Our verdict: good quality vendors will appeal to the affluent market in Somerset West. I felt it was slick and stylish but a little light on soul and spontaneity.
Lourensford estate is situated in Somerset West and the market is open every Saturday and Sunday from 10:00 to 15:00.
This market opened at the end of August in that wonderful area that has been reclaimed from what was once a dynamite factory. Paardevlei is home to a huge wetland, lovely old Herbert Baker buildings, a winery, the cheetah sanctuary, and the Triggerfish craft brewery.
It is at the latter that you will find the market, in the barn–like structures of the brewery and spilling out onto the surrounding spaces. What struck us immediately was the strong emphasis on fresh produce, much of it organic. Chartreuse-coloured romanesco broccoli, tight white cauliflower heads, giant purple pearls of eggplant, shiny red peppers, crunchy green beans all heaped in wicker baskets and all way cheaper than the supermarket. There were micro-herbs and a man named Mel was selling gorgeous fresh cut flowers. There is a bakery on the premise and the sweet smell of loaves just out of the oven makes you instantly hungry. Coffee, artisan cheese, fine pastries, along with craft beer and boutique bubbly all tempt you to taste and stay a while.
Our verdict: we agree that this market scores highly on friendly people and we would go back regularly to stock up on the fresh produce.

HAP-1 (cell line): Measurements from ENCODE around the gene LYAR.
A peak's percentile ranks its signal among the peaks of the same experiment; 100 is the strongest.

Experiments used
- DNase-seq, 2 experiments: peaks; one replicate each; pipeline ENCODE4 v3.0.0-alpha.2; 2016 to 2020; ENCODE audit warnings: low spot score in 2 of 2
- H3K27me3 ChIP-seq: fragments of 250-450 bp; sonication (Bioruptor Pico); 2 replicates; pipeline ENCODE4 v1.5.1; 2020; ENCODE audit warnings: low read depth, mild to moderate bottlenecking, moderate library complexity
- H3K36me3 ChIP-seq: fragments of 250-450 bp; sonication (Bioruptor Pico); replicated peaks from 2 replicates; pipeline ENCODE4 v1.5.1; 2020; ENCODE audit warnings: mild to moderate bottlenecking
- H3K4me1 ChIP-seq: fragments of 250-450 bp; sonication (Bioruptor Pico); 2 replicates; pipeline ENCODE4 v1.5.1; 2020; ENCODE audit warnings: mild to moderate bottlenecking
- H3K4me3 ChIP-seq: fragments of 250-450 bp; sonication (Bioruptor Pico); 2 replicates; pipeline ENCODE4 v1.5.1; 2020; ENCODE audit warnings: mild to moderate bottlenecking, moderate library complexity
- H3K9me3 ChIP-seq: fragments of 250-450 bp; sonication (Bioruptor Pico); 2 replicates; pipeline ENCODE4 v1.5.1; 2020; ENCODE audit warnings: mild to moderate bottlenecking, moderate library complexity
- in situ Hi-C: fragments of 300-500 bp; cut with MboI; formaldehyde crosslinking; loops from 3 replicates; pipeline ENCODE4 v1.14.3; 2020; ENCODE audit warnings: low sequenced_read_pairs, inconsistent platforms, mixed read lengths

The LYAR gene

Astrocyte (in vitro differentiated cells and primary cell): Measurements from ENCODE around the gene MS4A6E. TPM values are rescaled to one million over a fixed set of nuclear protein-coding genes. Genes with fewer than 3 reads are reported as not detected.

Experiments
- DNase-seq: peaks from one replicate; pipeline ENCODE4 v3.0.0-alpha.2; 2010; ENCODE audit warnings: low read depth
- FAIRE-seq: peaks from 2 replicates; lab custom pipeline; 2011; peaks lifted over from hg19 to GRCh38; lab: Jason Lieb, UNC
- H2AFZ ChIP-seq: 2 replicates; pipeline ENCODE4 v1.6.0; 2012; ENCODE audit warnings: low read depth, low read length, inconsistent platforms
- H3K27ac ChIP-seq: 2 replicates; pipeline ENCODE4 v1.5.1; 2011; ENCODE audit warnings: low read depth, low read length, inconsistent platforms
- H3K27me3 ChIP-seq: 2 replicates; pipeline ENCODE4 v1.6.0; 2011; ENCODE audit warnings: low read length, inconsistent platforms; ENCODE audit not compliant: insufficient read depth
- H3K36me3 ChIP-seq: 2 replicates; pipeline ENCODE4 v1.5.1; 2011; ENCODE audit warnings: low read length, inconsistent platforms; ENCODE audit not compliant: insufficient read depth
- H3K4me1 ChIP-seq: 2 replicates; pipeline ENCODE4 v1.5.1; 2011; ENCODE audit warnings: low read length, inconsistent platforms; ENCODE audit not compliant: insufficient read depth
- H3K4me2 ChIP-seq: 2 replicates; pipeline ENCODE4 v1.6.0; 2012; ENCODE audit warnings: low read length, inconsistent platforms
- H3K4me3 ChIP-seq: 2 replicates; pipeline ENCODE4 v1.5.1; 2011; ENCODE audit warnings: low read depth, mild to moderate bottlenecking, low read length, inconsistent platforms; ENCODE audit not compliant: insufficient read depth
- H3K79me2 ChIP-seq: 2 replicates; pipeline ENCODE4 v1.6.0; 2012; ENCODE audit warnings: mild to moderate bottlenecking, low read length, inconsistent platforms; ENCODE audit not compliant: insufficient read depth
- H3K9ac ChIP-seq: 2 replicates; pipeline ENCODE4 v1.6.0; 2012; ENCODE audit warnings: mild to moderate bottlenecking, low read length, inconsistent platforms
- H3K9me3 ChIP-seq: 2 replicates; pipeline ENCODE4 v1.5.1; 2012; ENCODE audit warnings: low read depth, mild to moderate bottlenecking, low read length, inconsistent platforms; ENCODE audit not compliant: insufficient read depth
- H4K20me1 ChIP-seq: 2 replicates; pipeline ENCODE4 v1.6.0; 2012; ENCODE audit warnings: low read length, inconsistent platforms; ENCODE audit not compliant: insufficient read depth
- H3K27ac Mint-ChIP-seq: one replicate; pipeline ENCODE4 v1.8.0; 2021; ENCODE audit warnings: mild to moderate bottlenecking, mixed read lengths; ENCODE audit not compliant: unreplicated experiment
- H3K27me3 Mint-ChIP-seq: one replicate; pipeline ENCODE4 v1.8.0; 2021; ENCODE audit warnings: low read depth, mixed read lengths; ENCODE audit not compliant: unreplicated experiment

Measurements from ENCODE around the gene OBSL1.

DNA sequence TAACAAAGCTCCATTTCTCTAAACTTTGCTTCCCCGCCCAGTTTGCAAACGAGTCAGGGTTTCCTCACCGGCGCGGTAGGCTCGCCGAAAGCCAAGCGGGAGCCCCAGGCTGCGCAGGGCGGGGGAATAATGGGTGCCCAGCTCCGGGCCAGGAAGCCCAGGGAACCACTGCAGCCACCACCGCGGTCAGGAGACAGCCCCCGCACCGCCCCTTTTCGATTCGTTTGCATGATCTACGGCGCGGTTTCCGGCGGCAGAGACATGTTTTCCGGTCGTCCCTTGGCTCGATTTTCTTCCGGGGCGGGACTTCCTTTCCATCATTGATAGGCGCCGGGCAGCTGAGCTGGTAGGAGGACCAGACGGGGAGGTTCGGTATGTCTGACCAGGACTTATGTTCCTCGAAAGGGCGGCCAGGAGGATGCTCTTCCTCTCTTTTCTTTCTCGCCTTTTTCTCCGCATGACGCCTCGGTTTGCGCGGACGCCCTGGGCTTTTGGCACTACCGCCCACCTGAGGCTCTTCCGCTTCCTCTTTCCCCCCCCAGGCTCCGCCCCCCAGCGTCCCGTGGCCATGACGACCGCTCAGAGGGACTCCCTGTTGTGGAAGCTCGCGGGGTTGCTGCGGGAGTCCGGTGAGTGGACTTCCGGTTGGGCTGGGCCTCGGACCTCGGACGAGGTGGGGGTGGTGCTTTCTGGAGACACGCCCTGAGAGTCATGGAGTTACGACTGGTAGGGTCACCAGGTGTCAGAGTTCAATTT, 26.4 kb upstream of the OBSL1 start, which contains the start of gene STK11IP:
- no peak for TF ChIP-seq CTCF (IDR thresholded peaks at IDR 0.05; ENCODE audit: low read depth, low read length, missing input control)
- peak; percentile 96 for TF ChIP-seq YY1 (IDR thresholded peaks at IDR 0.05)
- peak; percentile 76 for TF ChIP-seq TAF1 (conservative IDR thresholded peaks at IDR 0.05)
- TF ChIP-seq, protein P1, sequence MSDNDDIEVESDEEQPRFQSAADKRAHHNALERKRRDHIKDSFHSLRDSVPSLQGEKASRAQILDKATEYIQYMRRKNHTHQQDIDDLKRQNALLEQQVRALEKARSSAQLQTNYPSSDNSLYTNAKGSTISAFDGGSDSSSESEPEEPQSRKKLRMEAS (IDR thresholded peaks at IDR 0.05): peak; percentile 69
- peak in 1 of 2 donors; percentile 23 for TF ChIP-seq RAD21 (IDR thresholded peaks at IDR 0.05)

(Note:Problems with landlords meant that the Paardevlei market stopped trading for 3 months at the end of 2015 but on 14 February 2016 it re-opened in new premises in the same precinct. We haven’t had a chance to revisit it, but we are sure it will thrive in its new venue.)
Paardevlei is situated off the R44 between Stellenbosch and Somerset West, and is open every Saturday from 9:00 to 14:00.
Situated on Audacia wine estate, this market has grown dramatically since its start in 2013. It is in a lovely setting with vineyard views and rugged mountains. It is housed in a series of large sturdy marquees, so is not weather dependant.
There is a Camden Road atmosphere in the first marquee with a mix of typical market merchandise: clothing, jewellery, bric-a -brac, old frames, henna tattoos and curios. In another marquee there are leather couches, rugs, and picture frames on sale. An adjoining marquee houses the food stalls with a wide range of good value take out food on offer including boerewors rolls, burgers, wraps, lamb kebabs, spring rolls and fish and chips.